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Rooting for the Protection of our Planet

Unspoiled nature and vast forests in Thailand are endangered by deforestation activities. This puts the nation’s unique flora and fauna at risk. Theeraphong Boonrodchu was part of a one-day reforestation program that engaged in preserving and restoring the country’s wildlife. 

Alongside his colleagues, Boonrodchu is kneeling on the ground. He is focused on placing a little tree in the soil. Soon, the delicate plant in his hand is going to be a sturdy tree with strong roots and a considerable height. Boonrodchu is planting trees outside of the third biggest national park Khao Yai to contribute towards combating climate change and restoring the biological diversity of his country. 

Infertile ground and endangered wildlife 

Thailand is home to a vast diversity of flora and fauna. However, this diversity is endangered due to an increased deforestation. Deforestation activities include the cutting of trees for agricultural expansion, land being turned into living spacethe extension of infrastructure or the illegal logging and export of wood. As a result of those activities, the natural habitat of animals and plants is endangered. Hence, numerous species are at risk of becoming extinct. Furthermore, the burning instead of chopping of old crops, puts Thailand’s unique nature at risk as this can result in forest fires.  

An uncontrolled cutting and burning of trees, heightens the risk of infertile ground and damages intact hydrologic cycles. Thailand being a country with a monsoon and a dry season is relying on the forests to balance out the extreme weather conditions and act as water reservoirs. In times where scarcity of clean water supplies is becoming an increasingly prevalent issue, the preservation of the forests is vital.  

National parks such as Khao Yai are protected but the trees beyond the park have been subject to deforestation. “While the plants in the national park Khao Yai, a World Heritage site declared by UNESCO, are flourishing, the one’s around it, give us some concern”, explains Boonrodchu. The preservation of flora and fauna in national parks is not enough to prevent climate catastrophes and protect Thailand’s wildlife.  

Boonrodchu knows about the adverse effects that deforestation has on climate, air and water quality, which is why the tree-planting activity is very close to his heart.  

Theeraphong Boonrodchu

“Last summer, due to forest fires, nine of Thailand’s provinces showed air quality that is considered to be harmful for the population’s health. The deforestation reduces the capacity of forests to absorb carbon dioxide, a greenhouse gas that contributes to climate change. We must set a sign that we care about our environment – deforestation and forest degradation are leading causes of global warming.”

The reforestation program outside of the national park Khao Yai has the purpose of preserving Thailand’s unique nature and preventing nature catastrophes.

Swapping the urban jungle against an actual one 

Boonrodchu and his colleagues went on a two-hour journey from their office in the city of Bangkok to the area around the national park Khao Yai. Their mission for the day was the promotion of a greener future. “Our ambition was not only to encourage reforestation activities but also to raise awareness for environmental protection”, highlights Boonrodchu.  With this goal in mind, a team of 90 ZEISS employees together with villagers from Wang Ka Tha Subdistrict planted over 100 trees.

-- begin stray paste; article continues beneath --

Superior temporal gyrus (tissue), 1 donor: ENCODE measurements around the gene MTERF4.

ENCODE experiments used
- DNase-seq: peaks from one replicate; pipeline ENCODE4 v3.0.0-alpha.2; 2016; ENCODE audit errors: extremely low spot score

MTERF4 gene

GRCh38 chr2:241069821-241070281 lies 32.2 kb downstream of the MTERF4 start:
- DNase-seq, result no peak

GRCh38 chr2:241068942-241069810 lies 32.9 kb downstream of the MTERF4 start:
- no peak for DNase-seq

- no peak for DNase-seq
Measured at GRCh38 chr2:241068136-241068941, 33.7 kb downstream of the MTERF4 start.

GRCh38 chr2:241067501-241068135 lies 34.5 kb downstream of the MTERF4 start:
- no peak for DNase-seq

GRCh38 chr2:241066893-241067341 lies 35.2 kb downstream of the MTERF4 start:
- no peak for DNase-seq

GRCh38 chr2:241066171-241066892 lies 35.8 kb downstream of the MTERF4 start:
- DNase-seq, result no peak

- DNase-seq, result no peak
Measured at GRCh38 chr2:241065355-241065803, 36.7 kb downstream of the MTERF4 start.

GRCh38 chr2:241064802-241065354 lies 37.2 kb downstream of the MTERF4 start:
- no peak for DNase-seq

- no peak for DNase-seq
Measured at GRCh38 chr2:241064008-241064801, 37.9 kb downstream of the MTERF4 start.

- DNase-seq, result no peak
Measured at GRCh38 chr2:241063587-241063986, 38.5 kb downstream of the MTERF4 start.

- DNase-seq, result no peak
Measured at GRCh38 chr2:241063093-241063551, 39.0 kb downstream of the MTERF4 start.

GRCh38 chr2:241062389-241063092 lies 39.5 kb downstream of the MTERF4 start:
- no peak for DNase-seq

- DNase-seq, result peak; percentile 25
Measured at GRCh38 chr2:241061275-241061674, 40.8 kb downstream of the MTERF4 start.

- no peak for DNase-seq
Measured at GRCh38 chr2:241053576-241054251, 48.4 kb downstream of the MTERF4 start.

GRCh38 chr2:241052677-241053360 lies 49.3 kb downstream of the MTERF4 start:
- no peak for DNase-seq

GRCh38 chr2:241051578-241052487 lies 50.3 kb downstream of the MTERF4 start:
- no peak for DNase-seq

“Everything went very smoothly”, remembers Boonrodchu. “We were in touch with people from the local community that were looking for help. When we arrived at our destination, locals had already prepared holes in the ground, which made the planting of the trees relatively easy.”  

In joint effort, the team planted over 100 trees and promoted a greener future for Thailand.

A tree that braves extreme climatic conditions

“When picking a tree species, our decision fell on the Acacia Mangium Willd. These ever-green, medium-sized trees have the capacity to grow even on barren ground”, explains Boonrodchu. The Acacia Mangium Willd fulfills two essential criteria: the species is suitable for the extreme climatic and environmental conditions of Thailand as well as shows a rapid growth. 

It is a very popular tree for reforestation programs as this type of Acacia is not only a very fast-growing and sturdy tree but also improves soil quality and thus contributes to increasing the fertility of the ground.  

The team is planting delicate Acacia Mangium Willds which will soon turn into robust, tall trees.

Lesson learnt

The cultivation of the trees around the national park Khao Yai turned out to be a great success. Boonrodchu highlights that important lessons were learnt. “The reforestation activity showed me again how important communication is”, he remembers. “The successful communication between the team from Bangkok and the local community has significantly contributed to the impact of making a positive change. 

Boonrodchu finds it very important to communicate to the local communities that he and his colleagues care about Thailand’s environment. We want to demonstrate that deforestation is an issue that concerns all of us  not only the immediate neighbors of the forests but also the population that lives as far away as Bangkok”, he adds. 

One year past the reforestation activity, the Acacia Mangium Willds are still flourishing and thanks to the successful team work, Thailand has become a little greener.  

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